A carefully researched review of the 21 days from landing for the Canadian 4th Division. The author has presented the facts and offered logical conclusions, righting some of the injustices done to the Canadians. An absorbing account and very much recommended.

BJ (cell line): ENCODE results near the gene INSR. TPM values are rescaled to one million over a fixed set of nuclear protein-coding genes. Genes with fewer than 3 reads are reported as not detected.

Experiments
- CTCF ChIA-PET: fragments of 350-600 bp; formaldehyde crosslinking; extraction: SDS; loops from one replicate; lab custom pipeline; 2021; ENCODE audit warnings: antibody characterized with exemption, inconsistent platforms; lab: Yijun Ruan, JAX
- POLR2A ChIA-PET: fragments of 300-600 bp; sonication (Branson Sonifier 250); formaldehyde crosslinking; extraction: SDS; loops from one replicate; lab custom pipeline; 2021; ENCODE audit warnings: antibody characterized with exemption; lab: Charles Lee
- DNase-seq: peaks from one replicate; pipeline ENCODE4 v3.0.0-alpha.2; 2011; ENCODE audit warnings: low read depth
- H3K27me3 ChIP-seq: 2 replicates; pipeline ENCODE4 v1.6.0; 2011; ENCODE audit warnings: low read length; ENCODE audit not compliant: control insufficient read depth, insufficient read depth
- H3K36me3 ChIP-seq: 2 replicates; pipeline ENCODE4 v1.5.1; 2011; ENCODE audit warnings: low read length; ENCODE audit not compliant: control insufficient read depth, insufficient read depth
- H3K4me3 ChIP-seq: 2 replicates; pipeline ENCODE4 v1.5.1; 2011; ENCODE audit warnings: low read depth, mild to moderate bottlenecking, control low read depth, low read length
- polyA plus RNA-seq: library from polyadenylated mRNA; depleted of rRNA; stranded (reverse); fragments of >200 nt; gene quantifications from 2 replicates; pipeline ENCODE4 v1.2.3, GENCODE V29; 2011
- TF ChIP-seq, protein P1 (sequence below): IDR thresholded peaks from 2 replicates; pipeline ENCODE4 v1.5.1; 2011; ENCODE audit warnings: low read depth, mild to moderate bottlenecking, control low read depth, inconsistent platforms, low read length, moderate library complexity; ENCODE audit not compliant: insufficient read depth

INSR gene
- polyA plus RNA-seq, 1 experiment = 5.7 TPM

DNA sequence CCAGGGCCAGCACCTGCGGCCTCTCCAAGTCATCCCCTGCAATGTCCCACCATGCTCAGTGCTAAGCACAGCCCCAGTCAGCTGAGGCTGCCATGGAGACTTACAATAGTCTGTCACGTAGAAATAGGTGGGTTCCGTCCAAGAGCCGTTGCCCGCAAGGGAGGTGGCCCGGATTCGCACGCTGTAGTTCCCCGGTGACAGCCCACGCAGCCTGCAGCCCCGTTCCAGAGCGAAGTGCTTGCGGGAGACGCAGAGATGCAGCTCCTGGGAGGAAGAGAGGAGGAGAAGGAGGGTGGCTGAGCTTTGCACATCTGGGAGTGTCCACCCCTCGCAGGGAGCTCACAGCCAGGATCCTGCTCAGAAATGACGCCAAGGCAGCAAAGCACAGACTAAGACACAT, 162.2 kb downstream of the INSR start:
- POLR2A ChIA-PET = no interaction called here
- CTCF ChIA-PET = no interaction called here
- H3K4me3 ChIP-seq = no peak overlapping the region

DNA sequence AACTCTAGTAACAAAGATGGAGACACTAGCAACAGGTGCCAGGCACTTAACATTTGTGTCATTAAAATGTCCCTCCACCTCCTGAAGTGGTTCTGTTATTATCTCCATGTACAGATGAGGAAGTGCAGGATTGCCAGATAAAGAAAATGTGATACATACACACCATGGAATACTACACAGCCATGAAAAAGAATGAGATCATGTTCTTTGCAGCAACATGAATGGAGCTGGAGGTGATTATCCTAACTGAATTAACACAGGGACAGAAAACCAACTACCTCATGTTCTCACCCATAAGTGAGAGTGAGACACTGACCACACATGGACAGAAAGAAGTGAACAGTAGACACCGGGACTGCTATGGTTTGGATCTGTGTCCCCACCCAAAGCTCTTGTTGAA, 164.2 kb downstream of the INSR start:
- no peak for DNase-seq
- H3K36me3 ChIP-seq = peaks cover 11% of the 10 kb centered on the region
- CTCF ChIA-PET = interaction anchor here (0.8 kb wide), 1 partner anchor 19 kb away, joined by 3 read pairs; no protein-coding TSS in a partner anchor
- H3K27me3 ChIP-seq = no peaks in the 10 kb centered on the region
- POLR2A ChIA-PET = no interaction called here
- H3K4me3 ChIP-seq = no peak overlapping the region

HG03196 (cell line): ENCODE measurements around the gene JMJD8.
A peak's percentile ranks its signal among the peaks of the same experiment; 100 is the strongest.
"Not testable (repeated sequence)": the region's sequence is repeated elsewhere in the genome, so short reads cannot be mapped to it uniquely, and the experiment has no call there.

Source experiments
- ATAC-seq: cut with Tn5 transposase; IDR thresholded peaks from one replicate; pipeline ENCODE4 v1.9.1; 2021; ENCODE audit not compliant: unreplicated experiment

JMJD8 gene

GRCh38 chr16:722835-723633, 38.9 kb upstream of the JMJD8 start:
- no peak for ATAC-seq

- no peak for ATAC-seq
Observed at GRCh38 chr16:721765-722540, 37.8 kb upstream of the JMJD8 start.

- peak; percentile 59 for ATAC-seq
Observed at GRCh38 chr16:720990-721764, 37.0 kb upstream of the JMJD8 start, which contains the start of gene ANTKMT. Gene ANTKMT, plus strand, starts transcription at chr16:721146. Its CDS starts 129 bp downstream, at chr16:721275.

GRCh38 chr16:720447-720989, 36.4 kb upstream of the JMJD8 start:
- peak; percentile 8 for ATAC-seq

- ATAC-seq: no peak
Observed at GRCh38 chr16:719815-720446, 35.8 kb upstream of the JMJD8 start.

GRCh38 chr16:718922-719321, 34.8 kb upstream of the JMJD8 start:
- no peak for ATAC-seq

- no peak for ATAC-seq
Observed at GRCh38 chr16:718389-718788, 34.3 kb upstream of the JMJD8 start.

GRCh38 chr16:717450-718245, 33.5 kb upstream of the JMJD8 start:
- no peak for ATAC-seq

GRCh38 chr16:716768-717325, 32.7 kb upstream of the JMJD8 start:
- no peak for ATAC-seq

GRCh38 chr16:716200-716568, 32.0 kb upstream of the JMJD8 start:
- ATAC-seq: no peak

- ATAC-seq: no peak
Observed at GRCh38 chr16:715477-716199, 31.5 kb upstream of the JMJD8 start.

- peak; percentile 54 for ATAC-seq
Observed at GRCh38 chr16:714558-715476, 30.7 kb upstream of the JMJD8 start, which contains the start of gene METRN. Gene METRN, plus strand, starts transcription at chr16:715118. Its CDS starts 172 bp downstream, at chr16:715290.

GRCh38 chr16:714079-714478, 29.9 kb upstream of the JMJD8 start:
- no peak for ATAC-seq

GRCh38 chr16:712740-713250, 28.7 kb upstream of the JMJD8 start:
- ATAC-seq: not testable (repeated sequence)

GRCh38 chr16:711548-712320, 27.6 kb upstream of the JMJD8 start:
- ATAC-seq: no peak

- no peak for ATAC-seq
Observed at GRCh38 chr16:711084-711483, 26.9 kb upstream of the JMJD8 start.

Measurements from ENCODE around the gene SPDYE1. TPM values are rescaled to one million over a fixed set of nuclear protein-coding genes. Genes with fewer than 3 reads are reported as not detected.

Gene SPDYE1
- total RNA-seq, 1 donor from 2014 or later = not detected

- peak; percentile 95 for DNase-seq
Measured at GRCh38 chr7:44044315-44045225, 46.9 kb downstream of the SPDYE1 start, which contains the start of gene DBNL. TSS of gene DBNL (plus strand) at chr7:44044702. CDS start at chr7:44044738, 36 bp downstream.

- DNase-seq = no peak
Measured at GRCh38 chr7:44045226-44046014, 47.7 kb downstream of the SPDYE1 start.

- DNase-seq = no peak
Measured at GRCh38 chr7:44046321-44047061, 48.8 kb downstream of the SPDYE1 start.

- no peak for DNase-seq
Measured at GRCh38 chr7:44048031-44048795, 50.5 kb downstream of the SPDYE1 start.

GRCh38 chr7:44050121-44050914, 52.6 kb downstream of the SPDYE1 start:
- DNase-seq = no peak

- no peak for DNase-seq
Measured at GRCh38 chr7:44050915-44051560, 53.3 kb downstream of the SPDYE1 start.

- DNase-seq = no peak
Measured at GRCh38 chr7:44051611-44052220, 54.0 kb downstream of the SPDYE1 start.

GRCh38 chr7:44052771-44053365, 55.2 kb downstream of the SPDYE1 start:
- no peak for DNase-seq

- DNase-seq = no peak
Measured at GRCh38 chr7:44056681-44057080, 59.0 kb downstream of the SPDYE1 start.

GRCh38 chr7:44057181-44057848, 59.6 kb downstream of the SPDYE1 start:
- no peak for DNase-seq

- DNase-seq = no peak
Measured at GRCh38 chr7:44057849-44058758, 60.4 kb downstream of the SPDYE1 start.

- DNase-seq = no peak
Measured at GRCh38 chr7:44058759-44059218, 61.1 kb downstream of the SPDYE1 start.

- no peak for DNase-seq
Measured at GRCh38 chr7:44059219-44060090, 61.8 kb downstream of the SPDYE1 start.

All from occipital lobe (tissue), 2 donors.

NAME: 21 Days in Normandy, Maj Gen George Kitching & the 4th Canadian Armoured Division FILE: R2412 AUTHOR: Angelo Caravaggio PUBLISHER: Pen & Sword BINDING: hard back PAGES: 289 PRICE: £25.00 GENRE: Non Fiction SUBJECT: WWII, World War 1I, World War Two, Second World War, Canadian Armoured Div, Normandy, Sword Beach, Gold Beach, liberation of Europe, Caen break out ISBN: 1-47387-071-2 IMAGE: B2412.jpg BUYNOW: http://tinyurl.com/gwwrzcu LINKS: Current Discount Offers http://www.pen-and-sword.co.uk/sale DESCRIPTION: A carefully researched review of the 21 days from landing for the Canadian 4th Division. The author has presented the facts and offered logical conclusions, righting some of the injustices done to the Canadians. An absorbing account and very much recommended. The work that went into preparing the invasion force, training, logistics, and misinformation fed to the Germans, was a triumph by any standard. Getting this huge force across to Normandy by sea and landing it was an enormous achievement for all of the Allied forces involved. Having landed, further magnificent achievement was demonstrated in getting the troops and their equipment off the landing areas and on into a breakout. Inevitably, some units faced very much stronger German opposition than others, some were lucky and for others luck ran out. It was the largest and most complex amphibious landing in history and may never be out done in the future. What will stand for all time is the uniformally great courage of all participants. The nature of military and political ego means that some perceptions of what has happened may vary wildly. Some individuals will seek to cover their own weaknesses by pointing fingers at others and, with so many nationalities involved, there will be confusion and neglect that historians will miss or inaccurately present. The British and Canadian forces were criticised at the time, and subsequently, for taking longer to get off the beaches and break out. The Canadians suffered most of the criticism and their commander was replaced after only 21 days. That has been enough for many historians to accept this at face value when they should have researched with greater care. It is therefore very welcome to read a book that avoids this neglect and sets out the facts fairly and objectively. When a battle or campaign succeeds, the perilous nature of the undertaking is often ignored. D-Day was an incredible action that faced great risk during the first 24 hours, and then on until the break out from the beaches had been completed. At any point, the Germans might have halted the invasion and then thrown the invaders back into the sea. The advantage is normally with the defenders. When war broke out, men flocked to the colours from across the British Empire. Even in those parts of the Empire where political movements were flexing muscles for independence, the flow of support was strong. There were also those of former colonies and territories who made their way to Britain, notably from the US and the Irish Republic. For the British and all those giving their support, it was no easy task and the first years presented many more challenges than successes. By 1944, these people understood the risks and were naturally motivated to take care in every action to minimize casualties and increase prospects for ultimate victory. That contrasted somewhat with the US forces who were fresh to conflict, had much to learn, and often failed to see all of the risks to be addressed. On the Anglo-Canadian wing of the landings, initial progress was good and the airborne forces had reached and held their objectives. What was then required was progress out from the beaches to the strategic locations that were being held magnificently by lightly armed glider and paratroop units, with assistance from French Resistance fighters. Against them stood several seasoned German armoured units, equipped with the best tanks available to the Germans. The 21st Panzers put up a particularly spirited defence and might have caused greater damage to the Anglo-Canadian armour which was largely equipped with the American Sherman tank. The Sherman was available in numbers, but it was at a disadvantage against the Panther and Tiger tanks, and even against the PKW IV and its assault gun variants. In fact, the Germans realized that the fight against the British and Canadian force was taking up so much German resource that it was allowing the US troops to break out from their beaches and threaten to encircle the German troops. To address this, the 21st Panzers and other units were taken out of the line and sent to head off the US force. That relieved the pressure somewhat on the British and Canadians, allowing them to advance towards their next objective. The Canadian 4th Armoured under Kitching was entering battle for the first time in one of the greatest battles ever. In looking critically at the first 21 days from landing, many historians have sadly neglected the triumphs and achievements of the 4th Armoured as it proved flexible and adaptable, going on to achieve so much in the drive towards Germany. The author has re-examined the performance of the Canadians and their leaders. This provides fresh insight and places the first 21 days in its correct context. This is an excellent case study of Divisional command, the limitations of equipment and doctrine against the friction of war. The text is supported by maps and organizational charts in the body of the book, with further support from a nicely chosen photo-plate section